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Some defense attorneys have challenged the controversial gun law [prohibiting gun ownership by illegal drug users], calling it unconstitutionally vague. Others have argued that it violates the Second Amendment. But federal appellate courts have so far upheld the convictions, including one that cited a “well-established link between chronic drug use and violence” in its opinion issued last year.

[South Texas College of Law-Houston professor Dru] Stevenson, an expert in regulatory law who wrote a paper last year on drug use and firearms, said the cases that have gone to trial typically involved people who used to be drug users but got clean. He said he agrees with critics that the law is vague about what constitutes an “unlawful” drug user.

Courts have interpreted that to mean drug use must be “reasonably contemporaneous” to the gun possession, he said. One doesn’t have to be caught with drugs and guns at the same time, he said. You just have to be an “ongoing drug user” who happens to have guns, he said.

The idea behind the law, he said, is that guns are dangerous and regular drug users are not always lucid and in control of their faculties, making it a potentially deadly mix. And it’s easier for politicians on both sides of the gun control debate to agree that keeping them away from drug users is a good idea, Stevenson said.

One could, however, make the same argument about alcoholics, who are equally dangerous with guns, he added.

Stevenson has argued that the nation’s federal drug laws have become “functionally speaking, our society’s primary mechanism of gun control.”

The big problem with that currently, he said, is the fact that many states have legalized marijuana use. This complication has led to more legal challenges, Stevenson said. And some states have passed laws preventing officials from sharing data on approved medical marijuana users with law enforcement, to avoid the conflict.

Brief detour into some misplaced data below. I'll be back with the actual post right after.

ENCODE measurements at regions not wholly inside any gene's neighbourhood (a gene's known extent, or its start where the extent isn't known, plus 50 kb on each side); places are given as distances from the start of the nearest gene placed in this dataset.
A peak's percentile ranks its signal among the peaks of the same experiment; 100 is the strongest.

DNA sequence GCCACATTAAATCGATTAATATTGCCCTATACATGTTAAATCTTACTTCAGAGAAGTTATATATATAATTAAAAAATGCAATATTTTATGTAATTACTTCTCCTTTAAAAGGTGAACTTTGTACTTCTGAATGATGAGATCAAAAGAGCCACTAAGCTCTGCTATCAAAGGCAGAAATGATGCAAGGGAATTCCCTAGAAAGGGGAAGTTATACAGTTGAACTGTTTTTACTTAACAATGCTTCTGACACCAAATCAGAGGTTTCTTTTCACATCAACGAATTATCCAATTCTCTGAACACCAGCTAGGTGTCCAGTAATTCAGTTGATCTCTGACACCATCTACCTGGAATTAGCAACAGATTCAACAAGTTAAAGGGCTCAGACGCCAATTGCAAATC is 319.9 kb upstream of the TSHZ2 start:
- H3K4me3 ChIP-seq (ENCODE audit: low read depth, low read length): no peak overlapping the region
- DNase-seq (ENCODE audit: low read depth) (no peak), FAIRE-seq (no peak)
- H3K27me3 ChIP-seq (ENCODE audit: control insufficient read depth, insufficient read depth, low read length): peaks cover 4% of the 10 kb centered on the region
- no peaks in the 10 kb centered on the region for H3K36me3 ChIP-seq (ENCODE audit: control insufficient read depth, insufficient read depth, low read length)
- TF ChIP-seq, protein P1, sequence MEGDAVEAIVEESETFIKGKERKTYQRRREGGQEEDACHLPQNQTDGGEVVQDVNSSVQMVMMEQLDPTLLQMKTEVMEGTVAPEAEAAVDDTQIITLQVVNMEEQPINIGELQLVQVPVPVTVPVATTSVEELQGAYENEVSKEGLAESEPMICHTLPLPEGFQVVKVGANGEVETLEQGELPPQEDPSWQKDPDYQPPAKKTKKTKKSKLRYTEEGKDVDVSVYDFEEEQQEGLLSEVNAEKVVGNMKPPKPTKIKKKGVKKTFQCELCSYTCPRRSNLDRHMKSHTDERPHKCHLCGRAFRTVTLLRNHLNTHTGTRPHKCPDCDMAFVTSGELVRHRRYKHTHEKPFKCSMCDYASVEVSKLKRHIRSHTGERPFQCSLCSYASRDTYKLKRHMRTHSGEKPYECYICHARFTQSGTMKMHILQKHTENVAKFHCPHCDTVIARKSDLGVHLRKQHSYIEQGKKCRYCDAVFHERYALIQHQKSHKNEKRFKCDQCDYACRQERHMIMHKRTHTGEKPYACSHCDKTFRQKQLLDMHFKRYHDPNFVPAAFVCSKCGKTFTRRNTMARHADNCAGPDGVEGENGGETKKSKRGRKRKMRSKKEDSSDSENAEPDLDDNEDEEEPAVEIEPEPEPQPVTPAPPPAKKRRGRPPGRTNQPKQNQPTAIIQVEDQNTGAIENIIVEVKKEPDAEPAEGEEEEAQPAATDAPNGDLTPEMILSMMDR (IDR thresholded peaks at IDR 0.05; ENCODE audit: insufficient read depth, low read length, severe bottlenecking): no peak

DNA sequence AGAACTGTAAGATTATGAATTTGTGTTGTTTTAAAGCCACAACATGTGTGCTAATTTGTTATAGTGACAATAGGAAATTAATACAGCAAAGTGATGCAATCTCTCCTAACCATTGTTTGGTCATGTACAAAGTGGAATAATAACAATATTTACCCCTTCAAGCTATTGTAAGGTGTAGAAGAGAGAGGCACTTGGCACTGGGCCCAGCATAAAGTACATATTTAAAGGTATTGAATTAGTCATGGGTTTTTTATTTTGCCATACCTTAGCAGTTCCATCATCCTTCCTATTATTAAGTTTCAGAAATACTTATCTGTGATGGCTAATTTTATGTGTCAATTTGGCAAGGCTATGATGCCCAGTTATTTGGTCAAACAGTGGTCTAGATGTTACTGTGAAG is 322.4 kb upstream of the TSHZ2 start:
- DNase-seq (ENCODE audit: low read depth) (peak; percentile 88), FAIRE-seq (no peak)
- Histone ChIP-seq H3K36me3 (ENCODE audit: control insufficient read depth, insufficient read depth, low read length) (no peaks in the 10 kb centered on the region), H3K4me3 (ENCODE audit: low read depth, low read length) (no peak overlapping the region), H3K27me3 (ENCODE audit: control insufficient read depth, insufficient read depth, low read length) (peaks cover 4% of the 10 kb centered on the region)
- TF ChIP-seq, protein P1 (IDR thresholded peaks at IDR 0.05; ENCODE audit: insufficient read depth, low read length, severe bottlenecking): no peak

Still, for the average lawful marijuana user, it’s likely not a concern, Stevenson said, adding that one would have to be committing other crimes to draw the attention of law enforcement. As he put it: “How is anyone going to know?”

You could be in the wrong place at the wrong time, he said, if for example a friend gives you a joint and you are carrying a gun. But authorities try to be reasonable, Stevenson said. If you’re getting arrested again and again for drug use, authorities can reasonably “draw an inference,” he said.

— Kevin Krause in Do you use drugs? If you own a gun, the feds could put you in prison, which worries cannabis advocates



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  1. Who asked him? With society so polarized by those content to live a traditional life vs the drug underground he’s trying to attach two forms of illegal activity to create something more noteworthy.

    • What you’re overlooking is that there is considerable overlap between what you call “traditional life vs the drug underground”. Lots of respectable folks, probably some that are your neighbors, coworkers, relatives, using marijuana. The stereotypical sleazy druggie is the tip of the iceberg and is no more representative of the vast majority of recreational marijuana users than the psycho that shot up a business represents TTAG readers.

      • Everyone I know on welfare gets high, BUT everyone I know that gets high is not on welfare.

      • Ah yes the predictable attempt by potheads to “normalize” there dumbassedness. You left out the standard “wha about booze dat jus as bad”.

    • He is not trying to attach 2 diffrent anything. It has been existing.

      The issue is FEDERAL LAW still states possession of any amount of marijuana is illegal. State law does not matter because when you purchase a fire arm your filling out a FEDERAL form and signing under penalty of purgery that you are not an illegal user of illegal drugs (according to FEDERAL LAW)

      State law making it legal only means the State can’t prosecute you for possession of Marijuana. but most states that made it legal have more severe restrictions on firearms and at least some of those required reporting medical perscription/cards/ purchases to be reported to law enforcement so if there were registered firearms State law enforcement can then use the federal law to to size the firearms and some time persue pergery charges (except Bidens son)